Kansas judicial retention elections

Today’s Wichita Eagle contains an article about Kansas Supreme Court Justices and their retention elections. These elections, where voters are asked whether a judge should remain a member of the court, represent the primary way that ordinary Kansans participate in the selection of who sits on our state’s highest court and appeals court.

The Eagle article focuses on Justice Carol Beier and the campaign against her retention by Kansans For Life. The issue here is that Beier rules in ways that Kansans For Life doesn’t like. That’s a political issue, and voters can make up their minds as to whether Beier’s votes represent their interests.

Missing from the article is mention of an issue surrounding Chief Justice Lawton Nuss that doesn’t have anything to do with politics, but rather his official conduct on the bench.

Here’s how the Kansas Commission on Judicial Performance described one issue: “In 2006, Justice Nuss self-reported a potential ethical violation to the Commission on Judicial Qualifications. A subsequent investigation of this incident resulted in a finding that Justice Nuss had violated the Code of Judicial Conduct by having an ex parte conversation relating to a pending proceeding. The Commission on Judicial Qualifications subsequently admonished Justice Nuss for his conduct in the matter and ordered him to cease and desist from future similar activity.”

The admonishment resulted from an improper meeting with two legislators, according to Lawrence Journal-World reporting: “The Commission on Judicial Qualifications said Nuss violated three Canons of Judicial Conduct when he spoke with Sens. Steve Morris, R-Hugoton, and Pete Brungardt, R-Salina, about a school finance bill while school finance litigation was still pending before the court. In its commentary, the commission said Nuss’ meeting on March 1 ‘resulted in the appearance of impropriety which undermines public confidence in the judiciary …’”

The article also noted this breakthrough accomplishment of Nuss: “It is the first time in Kansas history that a state Supreme Court judge has been found in violation of the judicial ethics rules.”

There was another ethics issue involving Nuss and this case that didn’t result in admonishment or any other sanction. Before joining the Supreme Court, Nuss worked for a law firm that represented a school district that sued the state as part of the Montoy school finance lawsuit. I contended that Nuss should have recused himself from the proceedings. See The ethics case against Justice Lawton R. Nuss.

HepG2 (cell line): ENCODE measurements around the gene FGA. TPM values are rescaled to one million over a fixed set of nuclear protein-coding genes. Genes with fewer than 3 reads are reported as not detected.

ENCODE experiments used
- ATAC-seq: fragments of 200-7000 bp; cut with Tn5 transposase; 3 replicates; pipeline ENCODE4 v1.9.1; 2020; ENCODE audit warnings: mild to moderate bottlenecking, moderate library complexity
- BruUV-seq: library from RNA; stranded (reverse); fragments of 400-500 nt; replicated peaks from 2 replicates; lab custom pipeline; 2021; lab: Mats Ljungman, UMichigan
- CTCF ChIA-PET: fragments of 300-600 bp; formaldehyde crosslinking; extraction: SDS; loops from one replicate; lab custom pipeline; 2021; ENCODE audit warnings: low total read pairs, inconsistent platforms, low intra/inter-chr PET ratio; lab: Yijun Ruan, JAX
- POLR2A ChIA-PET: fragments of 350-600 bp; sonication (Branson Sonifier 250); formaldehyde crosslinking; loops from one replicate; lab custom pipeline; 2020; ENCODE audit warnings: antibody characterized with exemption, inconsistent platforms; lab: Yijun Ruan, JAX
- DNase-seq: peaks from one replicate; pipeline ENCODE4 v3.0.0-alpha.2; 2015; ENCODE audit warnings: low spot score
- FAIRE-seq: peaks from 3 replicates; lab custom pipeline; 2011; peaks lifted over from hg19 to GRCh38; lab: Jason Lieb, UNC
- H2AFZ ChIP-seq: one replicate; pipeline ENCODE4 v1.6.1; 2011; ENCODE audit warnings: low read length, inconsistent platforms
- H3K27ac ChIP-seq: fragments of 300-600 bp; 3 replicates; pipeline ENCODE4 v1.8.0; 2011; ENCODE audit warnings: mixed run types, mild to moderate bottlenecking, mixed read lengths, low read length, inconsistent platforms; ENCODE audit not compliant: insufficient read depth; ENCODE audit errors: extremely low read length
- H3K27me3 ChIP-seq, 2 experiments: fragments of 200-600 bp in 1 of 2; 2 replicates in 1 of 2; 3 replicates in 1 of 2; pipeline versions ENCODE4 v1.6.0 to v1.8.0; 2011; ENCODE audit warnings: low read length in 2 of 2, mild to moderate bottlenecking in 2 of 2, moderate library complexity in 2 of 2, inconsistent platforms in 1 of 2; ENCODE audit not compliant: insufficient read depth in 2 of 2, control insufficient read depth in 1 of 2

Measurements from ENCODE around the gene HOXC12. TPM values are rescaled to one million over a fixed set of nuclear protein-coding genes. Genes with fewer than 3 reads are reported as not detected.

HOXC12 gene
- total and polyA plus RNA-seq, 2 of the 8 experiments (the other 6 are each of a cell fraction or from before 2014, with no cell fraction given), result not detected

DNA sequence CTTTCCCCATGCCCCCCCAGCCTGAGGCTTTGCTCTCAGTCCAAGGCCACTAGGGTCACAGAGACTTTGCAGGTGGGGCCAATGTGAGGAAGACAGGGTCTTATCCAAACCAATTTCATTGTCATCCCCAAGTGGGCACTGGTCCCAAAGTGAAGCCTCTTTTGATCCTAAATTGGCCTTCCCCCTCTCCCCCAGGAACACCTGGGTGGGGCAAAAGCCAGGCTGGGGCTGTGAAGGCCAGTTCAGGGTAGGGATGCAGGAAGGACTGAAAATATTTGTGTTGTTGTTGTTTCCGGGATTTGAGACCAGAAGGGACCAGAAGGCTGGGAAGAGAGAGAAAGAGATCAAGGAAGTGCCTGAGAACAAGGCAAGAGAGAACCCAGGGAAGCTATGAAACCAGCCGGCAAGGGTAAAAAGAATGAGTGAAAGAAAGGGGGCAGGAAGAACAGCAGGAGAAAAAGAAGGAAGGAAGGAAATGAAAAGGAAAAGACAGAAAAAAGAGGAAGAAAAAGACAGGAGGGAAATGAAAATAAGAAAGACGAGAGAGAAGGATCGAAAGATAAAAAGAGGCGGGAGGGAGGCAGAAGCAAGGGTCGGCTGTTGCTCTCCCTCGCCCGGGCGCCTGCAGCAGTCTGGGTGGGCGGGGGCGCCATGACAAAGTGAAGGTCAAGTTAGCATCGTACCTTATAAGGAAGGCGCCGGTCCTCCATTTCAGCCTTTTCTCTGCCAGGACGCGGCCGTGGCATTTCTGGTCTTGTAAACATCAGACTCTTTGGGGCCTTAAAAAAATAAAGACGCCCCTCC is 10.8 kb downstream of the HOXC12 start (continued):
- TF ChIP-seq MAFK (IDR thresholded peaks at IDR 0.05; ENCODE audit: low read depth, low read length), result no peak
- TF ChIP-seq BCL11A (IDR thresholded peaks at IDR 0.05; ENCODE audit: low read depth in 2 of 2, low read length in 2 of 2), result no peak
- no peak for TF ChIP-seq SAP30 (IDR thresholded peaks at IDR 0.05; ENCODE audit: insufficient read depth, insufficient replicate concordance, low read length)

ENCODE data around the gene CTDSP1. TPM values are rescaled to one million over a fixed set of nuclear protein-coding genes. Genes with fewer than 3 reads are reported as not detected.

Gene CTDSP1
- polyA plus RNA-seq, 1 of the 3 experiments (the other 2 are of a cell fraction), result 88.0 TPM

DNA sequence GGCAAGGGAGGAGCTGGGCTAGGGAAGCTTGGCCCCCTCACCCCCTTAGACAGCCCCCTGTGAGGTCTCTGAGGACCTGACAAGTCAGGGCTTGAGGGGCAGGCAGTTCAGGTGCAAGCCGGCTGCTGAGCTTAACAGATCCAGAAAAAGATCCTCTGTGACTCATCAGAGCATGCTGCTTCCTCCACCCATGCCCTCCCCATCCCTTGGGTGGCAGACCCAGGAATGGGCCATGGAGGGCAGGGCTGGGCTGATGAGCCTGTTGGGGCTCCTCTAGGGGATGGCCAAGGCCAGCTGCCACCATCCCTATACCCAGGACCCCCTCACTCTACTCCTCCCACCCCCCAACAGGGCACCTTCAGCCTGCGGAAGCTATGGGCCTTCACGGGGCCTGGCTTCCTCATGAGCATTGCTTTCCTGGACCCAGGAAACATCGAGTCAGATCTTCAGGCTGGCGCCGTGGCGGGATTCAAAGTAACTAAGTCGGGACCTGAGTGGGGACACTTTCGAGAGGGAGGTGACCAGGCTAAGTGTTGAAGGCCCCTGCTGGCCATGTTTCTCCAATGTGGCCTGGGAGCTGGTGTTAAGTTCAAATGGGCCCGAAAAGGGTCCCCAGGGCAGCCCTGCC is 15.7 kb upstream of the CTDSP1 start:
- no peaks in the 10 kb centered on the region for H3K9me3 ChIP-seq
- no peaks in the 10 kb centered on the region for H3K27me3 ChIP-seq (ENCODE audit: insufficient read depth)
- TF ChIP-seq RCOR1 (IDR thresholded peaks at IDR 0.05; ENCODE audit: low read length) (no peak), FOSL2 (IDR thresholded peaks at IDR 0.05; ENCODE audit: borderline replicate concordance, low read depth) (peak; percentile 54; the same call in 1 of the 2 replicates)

Karl Peterjohn, at that time executive director of the Kansas Taxpayers Network, wrote: “If you were being sued, and as a taxpayer you are, would you like to face Justice Lawton Nuss, who used to represent your legal challenger? Nuss was in the law firm that represents the lead plaintiff, the Salina public school district, until he joined the court in October 2002.”

These are the types of issues that Kansans need to know about as they vote on whether to retain Kansas Supreme Court justices.


9 thoughts on “Kansas judicial retention elections”

  1. This is a big miss for any members of the KS press. Of course, I haven’t heard a word about the media’s favority candidate for KS Attorney General in 2006, the disgraced and resigned Paul Morrison.

    Morrison was a Democrat….if it is still politically correct to mention party affiliation.

  2. I assume all the judges are progressives because of the stupid way they are nominated. Just vote no on all of them.

  3. Seems most of the 18th Judicial District judges figured out that most voters will vote a straight Republican party line ticket, so most of them changed their party affiliation to “R” to get votes.

    We now have lots of hardcore Liberal “Republican” in name only judges.

    We need citizens to tell what they know about the rulings of the various judges.

  4. Voting for retention of the Justices, Supreme and Appeals Court both, are probably one of the most important and least discussed decisions folks will have to make on their ballots Nov. 2nd.

    I find it difficult to ascertain information on them. I do not trust the MSM. Nor do I trust lawyer’s associations, that for the most part are subjects to the democrat party.

    Thanks for the help on this critical decision. We are finding out that these Judges are so frequently “legislating from the bench.”

    Kansas Watchdog also did a story on Brier. Apparently she wanted to delete the retention vote from the ballot. Also, something about a $25,000 PAC donation to her?

  5. Kansans for Life is actually advocating voting against retention for all the Supreme Court justices on the ballot, not just Beier, and not just because of abortion but because of reasons like those cited against Nuss. Judicial activism and corruption is a cancer on our country.

  6. Hi, based on some of the statements above it seems that the only helpful vote on November 2, is to vote to NOT retain any judges. I don’t particularly like that answer.

    Later
    Mike
    Wichita KS

  7. Lawton Nuss was admonished for improper discussion of a pending case with parties to that case. This case was the critically important school finance case, Montoy and Nuss was talking about it with legislators. In a state where there was real judicial ethics, he would have been forced out of office. Nuss is still on the KS Supreme Court.

    In Kansas Nuss receives the minimum punishment and was “admonished.” This was barely reported and the eagle’s latest article ignored this salient fact. Ho-hum, Nuss is a judicial activist so we can afford to give him a pass.

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